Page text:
- Emergent research into the capacity of new data sources – like call detail records (CDRs) and satellite imagery – to increase our understanding of human mobility patterns, and,
- Publications exploring data-driven policy for gender equity in mobility.
Readings are listed in alphabetical order.
We selected the readings based upon their focus (gender and/or mobility related); scope and representativeness (going beyond one project or context); type of data used (such as CDRs and satellite imagery); and date of publication.
Annotated Reading List
Data and Gender
Blumenstock, Joshua, and Nathan Eagle. Mobile Divides: Gender, Socioeconomic Status, and Mobile Phone Use in Rwanda. ACM Press, 2010.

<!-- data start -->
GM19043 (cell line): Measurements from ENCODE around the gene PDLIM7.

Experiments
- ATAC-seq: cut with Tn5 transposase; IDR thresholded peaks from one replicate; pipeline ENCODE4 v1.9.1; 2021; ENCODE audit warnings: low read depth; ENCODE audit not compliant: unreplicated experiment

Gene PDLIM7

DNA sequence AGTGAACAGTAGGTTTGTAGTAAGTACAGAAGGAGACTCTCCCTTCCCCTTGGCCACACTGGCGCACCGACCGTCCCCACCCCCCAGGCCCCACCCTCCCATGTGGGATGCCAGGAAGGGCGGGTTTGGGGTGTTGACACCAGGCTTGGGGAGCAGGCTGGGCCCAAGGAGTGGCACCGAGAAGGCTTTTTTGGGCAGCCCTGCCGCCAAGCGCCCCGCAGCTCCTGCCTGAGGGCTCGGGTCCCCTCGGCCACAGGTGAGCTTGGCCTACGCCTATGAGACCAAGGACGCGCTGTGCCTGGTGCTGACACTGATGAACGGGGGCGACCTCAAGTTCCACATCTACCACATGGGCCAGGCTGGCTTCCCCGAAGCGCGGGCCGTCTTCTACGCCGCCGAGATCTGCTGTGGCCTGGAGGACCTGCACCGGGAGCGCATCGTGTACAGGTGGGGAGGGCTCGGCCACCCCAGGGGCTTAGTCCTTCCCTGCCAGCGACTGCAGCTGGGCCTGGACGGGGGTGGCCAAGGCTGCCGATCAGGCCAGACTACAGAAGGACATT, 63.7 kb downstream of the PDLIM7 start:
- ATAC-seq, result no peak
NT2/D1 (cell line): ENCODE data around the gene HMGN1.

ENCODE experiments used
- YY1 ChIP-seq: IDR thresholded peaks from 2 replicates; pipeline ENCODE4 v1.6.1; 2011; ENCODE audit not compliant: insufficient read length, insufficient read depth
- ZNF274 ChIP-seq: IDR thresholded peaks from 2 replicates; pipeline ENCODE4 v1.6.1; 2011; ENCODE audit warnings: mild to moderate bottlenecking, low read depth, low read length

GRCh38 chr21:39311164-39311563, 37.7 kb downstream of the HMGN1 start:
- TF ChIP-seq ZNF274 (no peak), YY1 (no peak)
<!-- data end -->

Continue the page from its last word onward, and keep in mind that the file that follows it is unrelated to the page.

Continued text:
- Using traditional survey and mobile phone operator data, this study analyzes gender and socioeconomic divides in mobile phone use in Rwanda, where it is found that the use of mobile phones is significantly more prevalent in men and the higher class.
- The study also shows the differences in the way men and women use phones, for example: women are more likely to use a shared phone than men.
- The authors frame their findings around gender and economic inequality in the country to the end of providing pointers for government action.
Bosco, Claudio, et al. Mapping Indicators of Female Welfare at High Spatial Resolution. WorldPop and Flowminder, 2015.
- This report focuses on early adolescence in girls, which often comes with higher risk of violence, fewer economic opportunity, and restrictions on mobility. Significant data gaps, methodological and ethical issues surrounding data collection for girls also create barriers for policymakers to create evidence-based policy to address those issues.